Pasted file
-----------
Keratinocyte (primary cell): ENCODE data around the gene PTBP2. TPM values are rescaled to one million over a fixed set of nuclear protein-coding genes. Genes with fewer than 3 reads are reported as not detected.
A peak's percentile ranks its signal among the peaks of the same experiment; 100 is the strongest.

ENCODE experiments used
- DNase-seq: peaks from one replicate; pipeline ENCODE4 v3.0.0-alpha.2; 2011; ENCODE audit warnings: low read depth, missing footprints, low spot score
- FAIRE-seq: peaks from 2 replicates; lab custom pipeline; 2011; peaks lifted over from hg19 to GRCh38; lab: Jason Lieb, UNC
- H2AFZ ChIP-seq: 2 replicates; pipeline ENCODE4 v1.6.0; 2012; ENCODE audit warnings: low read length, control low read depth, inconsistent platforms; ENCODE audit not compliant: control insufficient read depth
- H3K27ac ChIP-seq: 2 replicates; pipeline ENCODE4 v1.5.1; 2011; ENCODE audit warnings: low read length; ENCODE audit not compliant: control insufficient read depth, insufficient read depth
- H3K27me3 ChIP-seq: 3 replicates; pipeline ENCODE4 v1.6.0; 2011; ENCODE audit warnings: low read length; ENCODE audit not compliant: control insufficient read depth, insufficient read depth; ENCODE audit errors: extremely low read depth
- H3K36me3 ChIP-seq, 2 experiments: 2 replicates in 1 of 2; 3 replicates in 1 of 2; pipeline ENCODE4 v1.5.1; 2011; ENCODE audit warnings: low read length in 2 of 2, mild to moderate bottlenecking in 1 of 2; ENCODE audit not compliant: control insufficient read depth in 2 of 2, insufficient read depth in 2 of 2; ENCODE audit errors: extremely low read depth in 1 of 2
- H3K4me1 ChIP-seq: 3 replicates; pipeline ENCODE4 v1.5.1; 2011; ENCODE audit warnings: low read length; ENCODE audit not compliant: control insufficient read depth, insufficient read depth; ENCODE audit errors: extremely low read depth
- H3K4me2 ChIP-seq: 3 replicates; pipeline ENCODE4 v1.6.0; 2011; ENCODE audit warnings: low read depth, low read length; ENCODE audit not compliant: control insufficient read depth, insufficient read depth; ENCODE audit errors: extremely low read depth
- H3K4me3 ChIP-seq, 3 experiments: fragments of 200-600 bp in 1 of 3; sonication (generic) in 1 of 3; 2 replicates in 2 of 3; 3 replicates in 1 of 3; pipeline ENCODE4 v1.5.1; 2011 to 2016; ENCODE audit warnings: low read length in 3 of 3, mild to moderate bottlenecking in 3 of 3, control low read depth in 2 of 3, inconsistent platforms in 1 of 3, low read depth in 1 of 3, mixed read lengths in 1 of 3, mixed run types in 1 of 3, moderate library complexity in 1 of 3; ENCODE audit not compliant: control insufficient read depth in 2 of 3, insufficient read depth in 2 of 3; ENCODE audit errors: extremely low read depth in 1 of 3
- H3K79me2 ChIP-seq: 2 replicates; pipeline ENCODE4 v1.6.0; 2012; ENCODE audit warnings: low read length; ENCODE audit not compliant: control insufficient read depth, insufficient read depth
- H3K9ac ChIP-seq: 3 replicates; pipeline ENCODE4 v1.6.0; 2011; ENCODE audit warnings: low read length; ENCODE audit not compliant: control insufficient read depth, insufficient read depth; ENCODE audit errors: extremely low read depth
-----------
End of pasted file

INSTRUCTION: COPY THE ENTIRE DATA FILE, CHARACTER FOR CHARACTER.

Keratinocyte (primary cell): ENCODE data around the gene PTBP2. TPM values are rescaled to one million over a fixed set of nuclear protein-coding genes. Genes with fewer than 3 reads are reported as not detected.
A peak's percentile ranks its signal among the peaks of the same experiment; 100 is the strongest.

ENCODE experiments used
- DNase-seq: peaks from one replicate; pipeline ENCODE4 v3.0.0-alpha.2; 2011; ENCODE audit warnings: low read depth, missing footprints, low spot score
- FAIRE-seq: peaks from 2 replicates; lab custom pipeline; 2011; peaks lifted over from hg19 to GRCh38; lab: Jason Lieb, UNC
- H2AFZ ChIP-seq: 2 replicates; pipeline ENCODE4 v1.6.0; 2012; ENCODE audit warnings: low read length, control low read depth, inconsistent platforms; ENCODE audit not compliant: control insufficient read depth
- H3K27ac ChIP-seq: 2 replicates; pipeline ENCODE4 v1.5.1; 2011; ENCODE audit warnings: low read length; ENCODE audit not compliant: control insufficient read depth, insufficient read depth
- H3K27me3 ChIP-seq: 3 replicates; pipeline ENCODE4 v1.6.0; 2011; ENCODE audit warnings: low read length; ENCODE audit not compliant: control insufficient read depth, insufficient read depth; ENCODE audit errors: extremely low read depth
- H3K36me3 ChIP-seq, 2 experiments: 2 replicates in 1 of 2; 3 replicates in 1 of 2; pipeline ENCODE4 v1.5.1; 2011; ENCODE audit warnings: low read length in 2 of 2, mild to moderate bottlenecking in 1 of 2; ENCODE audit not compliant: control insufficient read depth in 2 of 2, insufficient read depth in 2 of 2; ENCODE audit errors: extremely low read depth in 1 of 2
- H3K4me1 ChIP-seq: 3 replicates; pipeline ENCODE4 v1.5.1; 2011; ENCODE audit warnings: low read length; ENCODE audit not compliant: control insufficient read depth, insufficient read depth; ENCODE audit errors: extremely low read depth
- H3K4me2 ChIP-seq: 3 replicates; pipeline ENCODE4 v1.6.0; 2011; ENCODE audit warnings: low read depth, low read length; ENCODE audit not compliant: control insufficient read depth, insufficient read depth; ENCODE audit errors: extremely low read depth
- H3K4me3 ChIP-seq, 3 experiments: fragments of 200-600 bp in 1 of 3; sonication (generic) in 1 of 3; 2 replicates in 2 of 3; 3 replicates in 1 of 3; pipeline ENCODE4 v1.5.1; 2011 to 2016; ENCODE audit warnings: low read length in 3 of 3, mild to moderate bottlenecking in 3 of 3, control low read depth in 2 of 3, inconsistent platforms in 1 of 3, low read depth in 1 of 3, mixed read lengths in 1 of 3, mixed run types in 1 of 3, moderate library complexity in 1 of 3; ENCODE audit not compliant: control insufficient read depth in 2 of 3, insufficient read depth in 2 of 3; ENCODE audit errors: extremely low read depth in 1 of 3
- H3K79me2 ChIP-seq: 2 replicates; pipeline ENCODE4 v1.6.0; 2012; ENCODE audit warnings: low read length; ENCODE audit not compliant: control insufficient read depth, insufficient read depth
- H3K9ac ChIP-seq: 3 replicates; pipeline ENCODE4 v1.6.0; 2011; ENCODE audit warnings: low read length; ENCODE audit not compliant: control insufficient read depth, insufficient read depth; ENCODE audit errors: extremely low read depth